« Revolution of the hungry | Main | It's better not to know or yet more evidence Lacan is right »

April 15, 2008


Feed You can follow this conversation by subscribing to the comment feed for this post.


This is a very provocative idea - I think I agree with you to a certain extent. But I would insert an old fashioned distinction between the jouissance of the left (or of the individual leftist) and the consequences of politics as such. I realize you may not accept this initial distinction, but it seems that the complete accomplishment of communism (or marxism or socialism - however you wish to define completion or accomplishment) would result in its ver disappearance.

But isn't Marxism's problems larger than one of desire? Isn't there a question of the "scientific status" of marxian theory? And its claims to empiricism? I only raise these issues because it seems there is a distinction to be made between the psychology of the left and the psycho social limitations of politics under neoliberalism.

Does that make any sense?


Hi Alain,

What I'm writing here (and its connected with something on Ranciere I posted in late March) are some initial thoughts that I hope are steps or opening toward a new project on politics and drive. I confess that in the above 'the left' was just a placeholder so that I could start the sketch.

But, that said, I still think it is correct to reject the claim (made by Laclau) regarding 'complete politics.' I think this is a fantasy construct that covers over losing/sublimation. Why would anyone ever think that socialism would be completed and that this completion or end is the goal? This assumption empowers the shift toward democracy as a shift toward process for its own sake, a shift to drive where jouissance comes from process. So, I reject the assumption that socialism aims at the end of politics. (I also recognize that a proper argument for this would take, oh, 20-30 pages and so could be the chapter of a book.)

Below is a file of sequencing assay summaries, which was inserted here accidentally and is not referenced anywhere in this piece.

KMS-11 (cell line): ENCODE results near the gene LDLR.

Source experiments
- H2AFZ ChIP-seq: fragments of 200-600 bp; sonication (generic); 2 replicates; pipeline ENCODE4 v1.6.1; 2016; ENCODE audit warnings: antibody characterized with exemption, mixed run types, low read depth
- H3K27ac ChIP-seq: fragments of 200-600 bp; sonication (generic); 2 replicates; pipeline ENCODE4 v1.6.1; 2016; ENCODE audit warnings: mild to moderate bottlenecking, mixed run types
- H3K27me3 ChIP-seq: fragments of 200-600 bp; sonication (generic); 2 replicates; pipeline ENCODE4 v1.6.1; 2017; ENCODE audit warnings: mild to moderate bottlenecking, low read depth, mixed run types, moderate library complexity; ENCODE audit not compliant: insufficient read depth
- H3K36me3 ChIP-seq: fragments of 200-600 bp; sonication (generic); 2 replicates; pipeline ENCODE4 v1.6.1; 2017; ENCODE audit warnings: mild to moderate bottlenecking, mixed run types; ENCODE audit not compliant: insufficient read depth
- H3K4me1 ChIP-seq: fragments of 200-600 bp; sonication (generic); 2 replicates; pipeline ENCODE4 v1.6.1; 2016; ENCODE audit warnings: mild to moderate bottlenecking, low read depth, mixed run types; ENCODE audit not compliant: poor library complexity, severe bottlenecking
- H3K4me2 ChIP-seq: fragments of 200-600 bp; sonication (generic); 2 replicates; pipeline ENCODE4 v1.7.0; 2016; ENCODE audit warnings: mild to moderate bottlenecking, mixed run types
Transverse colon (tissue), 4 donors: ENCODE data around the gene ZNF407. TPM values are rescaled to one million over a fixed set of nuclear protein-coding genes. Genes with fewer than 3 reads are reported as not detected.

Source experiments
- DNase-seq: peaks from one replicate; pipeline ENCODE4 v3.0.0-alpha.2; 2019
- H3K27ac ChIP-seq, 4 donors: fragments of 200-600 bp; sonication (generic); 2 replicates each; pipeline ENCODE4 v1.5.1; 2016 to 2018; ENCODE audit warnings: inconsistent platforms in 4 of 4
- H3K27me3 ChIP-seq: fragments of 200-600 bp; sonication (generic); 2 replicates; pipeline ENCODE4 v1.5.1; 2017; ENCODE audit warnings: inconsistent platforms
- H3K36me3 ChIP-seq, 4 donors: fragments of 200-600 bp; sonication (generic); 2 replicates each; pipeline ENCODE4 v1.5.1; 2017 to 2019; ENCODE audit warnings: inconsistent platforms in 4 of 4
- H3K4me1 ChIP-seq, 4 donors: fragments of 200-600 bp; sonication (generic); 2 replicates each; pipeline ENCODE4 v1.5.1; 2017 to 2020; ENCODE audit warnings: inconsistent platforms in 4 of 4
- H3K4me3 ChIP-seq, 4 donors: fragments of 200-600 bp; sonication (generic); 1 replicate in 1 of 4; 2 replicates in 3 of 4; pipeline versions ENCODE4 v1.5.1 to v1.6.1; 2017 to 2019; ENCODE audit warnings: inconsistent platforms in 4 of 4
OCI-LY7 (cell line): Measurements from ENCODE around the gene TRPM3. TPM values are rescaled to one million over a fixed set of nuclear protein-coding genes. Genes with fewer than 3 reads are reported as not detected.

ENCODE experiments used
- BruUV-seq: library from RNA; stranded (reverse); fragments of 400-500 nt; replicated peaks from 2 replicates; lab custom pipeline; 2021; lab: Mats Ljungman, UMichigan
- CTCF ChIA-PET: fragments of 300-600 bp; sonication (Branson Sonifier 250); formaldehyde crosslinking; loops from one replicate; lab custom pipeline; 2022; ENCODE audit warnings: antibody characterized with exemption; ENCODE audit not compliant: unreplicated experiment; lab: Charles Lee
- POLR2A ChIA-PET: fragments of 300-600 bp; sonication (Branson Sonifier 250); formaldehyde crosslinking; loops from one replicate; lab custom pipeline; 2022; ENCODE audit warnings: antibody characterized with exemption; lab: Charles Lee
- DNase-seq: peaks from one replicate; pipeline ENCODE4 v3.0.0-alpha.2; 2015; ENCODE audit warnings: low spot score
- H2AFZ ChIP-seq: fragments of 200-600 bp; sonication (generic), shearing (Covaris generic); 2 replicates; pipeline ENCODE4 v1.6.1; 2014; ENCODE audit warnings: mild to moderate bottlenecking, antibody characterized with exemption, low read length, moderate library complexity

Next, I don't understand how you are connecting 'Marxism's problems' with the limitations of politics under neoliberalism. The shift in the left I mention above happened before 1989, an aspect of the left attack on regulation and the state that enhanced the environment under which neoliberalism stopped seeming like crazy talk and started becoming common sense.


Thank you for the clarification. I think you are right that the left, however understood, was complicit in the emergence of neoliberalism. That said, it seems that today we are in a different place, where neoliberalism itself creates the co-ordinates for its own self defeating opposition - thus neutralizing it.

I guess I misunderstood your initial point. I agree that obsession with the process of democracy, of it being necessarily an incomplete task, is an excuse to avoid challenging the fundamental assumptions of today's political discussion. I look forward to you posting more.



Alain--are you saying that neoliberalism today is destroying itself or that it's a totalizing formation out of which the left hasn't been able to escape and is basically co-opted/implicated?

At first I thought you were saying the first but then I thought you were saying the second. I think both are true--in fact, neoliberalism is doing a better job destroying itself than leftists have done under neoliberalism.

And this probably establishes a key task for the left today--trying to fill the gap that is opening up in the mess of neoliberalism, trying to push what is going on in one direction rather than another. The Nation, I think, has been running articles on the new deal and different kinds of regulations and how they might be structured. It will be interesting to see if the imperial presidency of the Bush administration will enable an executive powerful enough to secure vital economic changes/regulations/reforms.


I actually was saying the second but I like your idea better - it both pre-empts alternatives but it is also in the process of destroying itself.

And I did see the Nation issue that celebrates the New Deal at 75. Many of the contributors talk of a new New Deal - which I like. But in order for it to gain popular support it will have to be framed within a different discourse - one that not only captures the nature of today's challenges but also convinces people that government can contribute to the common good. That still seems to be a pretty tall order.

The comments to this entry are closed.

My Photo